Where Do You Fit Within Porter’s Five Forces?

A key problem for all business owners is how to deal with the competition. Perhaps you suffer from intense competition from a rival, or maybe you’re worried about competition coming from new sources as technology advances.

A question that you probably often ask yourself is: How can I get – or stay – ahead of the rest?

The first step to answering this question is to analyse your competitive environment. This allows you to see where you currently fit in the marketplace so that you can then find ways to improve your position.

A great analysis method is to use Porter’s Five Forces.

Porter’s Five Forces…

Michael Porter, born in 1947, is a highly respected economist who has had much influence in business thinking on strategy and competitiveness.

His book, Competitive Strategy, first published in 1980 became a corporate Bible for many in the early 1980s. Times of course change and academic thinking updates – including Porter’s own – but Porter’s Five Forces continue to be relevant and are taught as standard in business courses.

Porter’s Five Forces are a framework that you can use to analyse your competition position. By considering them you can develop a strategy to take advantage of opportunities or limit exposure to threats.

The Five Forces are…

  1. Bargaining power of customers

This is where your customers are powerful in relation to you meaning that their actions can have a significant impact on you.

Your customers gain power if:

  • There are only a few buyers and they have a significant share of the market. For example, Transport Infrastructure Ireland (TII) will have a lot of negotiating power in purchases made from contractors.
  • The customer buys a significant proportion of your output, such as a supermarket supplier buying much of what a farm produces.
  • The customer is in a position where they could buy or set up a rival to you.

Your customers lose power relative to you when:

  • It’s difficult, or will cause them significant cost, to switch to another product or service provided.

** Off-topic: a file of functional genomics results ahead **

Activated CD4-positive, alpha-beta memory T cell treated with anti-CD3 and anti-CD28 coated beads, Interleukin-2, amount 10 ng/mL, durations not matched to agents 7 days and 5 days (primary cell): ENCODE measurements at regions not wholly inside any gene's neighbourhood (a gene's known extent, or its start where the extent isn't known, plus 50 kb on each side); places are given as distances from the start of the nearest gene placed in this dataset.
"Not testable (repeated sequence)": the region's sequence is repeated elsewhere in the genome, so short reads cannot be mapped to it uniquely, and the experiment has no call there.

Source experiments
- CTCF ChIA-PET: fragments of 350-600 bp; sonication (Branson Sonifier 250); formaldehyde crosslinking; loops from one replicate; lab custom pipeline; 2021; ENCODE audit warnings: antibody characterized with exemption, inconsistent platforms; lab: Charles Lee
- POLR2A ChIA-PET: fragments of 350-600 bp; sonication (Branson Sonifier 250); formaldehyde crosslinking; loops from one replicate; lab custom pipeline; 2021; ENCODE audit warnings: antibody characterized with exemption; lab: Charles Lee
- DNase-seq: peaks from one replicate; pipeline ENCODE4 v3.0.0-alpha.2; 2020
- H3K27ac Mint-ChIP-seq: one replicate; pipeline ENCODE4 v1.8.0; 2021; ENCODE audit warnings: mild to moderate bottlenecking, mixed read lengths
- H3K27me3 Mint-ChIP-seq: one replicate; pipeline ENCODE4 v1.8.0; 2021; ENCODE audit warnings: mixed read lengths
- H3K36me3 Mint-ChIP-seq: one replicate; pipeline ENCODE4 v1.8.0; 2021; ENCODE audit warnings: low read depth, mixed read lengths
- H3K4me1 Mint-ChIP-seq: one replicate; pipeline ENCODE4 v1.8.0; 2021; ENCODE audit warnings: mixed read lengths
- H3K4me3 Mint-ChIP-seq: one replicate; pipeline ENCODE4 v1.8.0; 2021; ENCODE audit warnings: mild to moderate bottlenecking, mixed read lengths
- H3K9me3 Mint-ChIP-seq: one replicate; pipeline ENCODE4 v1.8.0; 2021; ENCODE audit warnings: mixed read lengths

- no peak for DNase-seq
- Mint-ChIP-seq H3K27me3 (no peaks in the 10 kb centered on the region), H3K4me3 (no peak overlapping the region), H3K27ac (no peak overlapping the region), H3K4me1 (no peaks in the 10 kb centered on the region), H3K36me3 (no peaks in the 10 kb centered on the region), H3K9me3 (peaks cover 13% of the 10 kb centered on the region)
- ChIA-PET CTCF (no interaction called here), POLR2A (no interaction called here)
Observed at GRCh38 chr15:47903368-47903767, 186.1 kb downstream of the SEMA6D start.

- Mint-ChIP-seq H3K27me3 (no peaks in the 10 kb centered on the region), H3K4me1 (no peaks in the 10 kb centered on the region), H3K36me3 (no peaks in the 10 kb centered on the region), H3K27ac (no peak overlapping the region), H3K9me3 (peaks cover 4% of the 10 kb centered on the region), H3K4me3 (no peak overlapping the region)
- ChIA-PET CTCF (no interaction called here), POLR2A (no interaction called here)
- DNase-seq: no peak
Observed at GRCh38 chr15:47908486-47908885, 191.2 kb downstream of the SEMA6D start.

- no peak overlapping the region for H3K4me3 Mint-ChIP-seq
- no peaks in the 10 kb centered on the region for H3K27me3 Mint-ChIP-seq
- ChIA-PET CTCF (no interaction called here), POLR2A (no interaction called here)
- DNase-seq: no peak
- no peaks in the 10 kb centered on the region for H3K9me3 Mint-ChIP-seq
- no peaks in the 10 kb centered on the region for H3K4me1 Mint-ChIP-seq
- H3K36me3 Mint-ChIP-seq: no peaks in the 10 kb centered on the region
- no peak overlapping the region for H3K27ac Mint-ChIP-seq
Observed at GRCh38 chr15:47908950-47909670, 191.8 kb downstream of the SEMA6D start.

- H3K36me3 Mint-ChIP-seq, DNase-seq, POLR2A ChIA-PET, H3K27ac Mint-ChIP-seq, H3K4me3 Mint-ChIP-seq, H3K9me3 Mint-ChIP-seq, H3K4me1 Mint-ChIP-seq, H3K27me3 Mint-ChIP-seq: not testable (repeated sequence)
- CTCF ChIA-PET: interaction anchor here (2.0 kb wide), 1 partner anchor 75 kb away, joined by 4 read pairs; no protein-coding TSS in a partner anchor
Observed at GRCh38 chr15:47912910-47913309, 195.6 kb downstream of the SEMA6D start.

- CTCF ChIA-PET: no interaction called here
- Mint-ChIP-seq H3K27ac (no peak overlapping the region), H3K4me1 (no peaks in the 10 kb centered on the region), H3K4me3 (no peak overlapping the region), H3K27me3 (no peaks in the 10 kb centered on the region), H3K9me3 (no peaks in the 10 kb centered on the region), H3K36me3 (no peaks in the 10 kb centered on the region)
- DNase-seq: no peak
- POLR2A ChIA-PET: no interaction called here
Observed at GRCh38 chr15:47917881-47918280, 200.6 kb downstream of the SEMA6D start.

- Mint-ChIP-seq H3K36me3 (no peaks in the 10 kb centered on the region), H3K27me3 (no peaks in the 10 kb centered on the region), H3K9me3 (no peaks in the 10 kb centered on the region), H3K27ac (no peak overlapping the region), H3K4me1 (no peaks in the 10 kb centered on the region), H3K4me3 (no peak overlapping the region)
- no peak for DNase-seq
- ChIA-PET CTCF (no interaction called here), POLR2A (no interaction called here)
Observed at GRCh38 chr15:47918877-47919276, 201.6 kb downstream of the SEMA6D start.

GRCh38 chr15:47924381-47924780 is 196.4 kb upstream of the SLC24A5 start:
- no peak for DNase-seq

• You have many, different customers so that no individual customer has a particular influence. This is the case with almost all consumer products.
  • You’re supplying the customer with something that’s critical to what they do.
  1. Bargaining power of suppliers

Basically this is the reverse position of customer power as this time you’re standing in the place of the customer.

Suppliers are powerful when:

  • It’s difficult for you to switch to another product or service provider.
  • There are only a few of them supplying your market.
  • They supply you with something that’s critical to what you do.

On the other hand, suppliers are weak when:

  • There are many competitive suppliers for the same standardised product or service.
  • You buy a significant proportion of their output.
  1. Threat of substitutes

Substitutes are products or services that aren’t directly the same as yours, but could be used in place of yours.

For example, the aluminium cans used for drinks can be substituted by glass and plastic bottles. This means that the demand for aluminium cans will be affected by the prices of glass and plastic bottles.

The more alternatives that your customers have, the more pressure you will feel in terms of the price you can charge, the amount of customers you win and so forth.

  1. Industry rivalry

Of course a similar thing applies when you look at competition from rival businesses that supply the same product or service.

The more direct competitors you have – and everything else being equal – the more price-sensitive your customer becomes. If they can buy the same item cheaper elsewhere then they probably will.

  1. Threat of new entrants

This is to do with how easy or difficult it is for a new business to set up in your chosen market.

There are usually characteristics in a particular industry that create some sort of difficulties for new businesses. These are called barriers to entry.

You’ll often be able to identify these barriers from your own experience of how easy or difficult it was to start your business.

It may be that a high amount of capital is needed, or certain qualifications and licensing. Perhaps patents and proprietary knowledge are a barrier.

The more difficult it is to start a new business in your industry the less threat you will face in winning customers.

What next?

Having analysed your competitive environment in these 5 areas, you’ll see where your biggest pressures are. For instance, are you heavily reliant on one big customer or one big supplier? Do you find new businesses continually starting up in your sector?

Once you’ve done the analysis and got a clear picture of your current situation, you need to form a strategy for improving your situation.

Porter himself identified 3 basic strategies that a business could employ.

  1. Cost leadership
  2. Differentiation
  3. Focus

The idea is that picking the right strategy will help give you a competitive advantage.

Look out for a future post in which we examine the three strategies and how you might use them.

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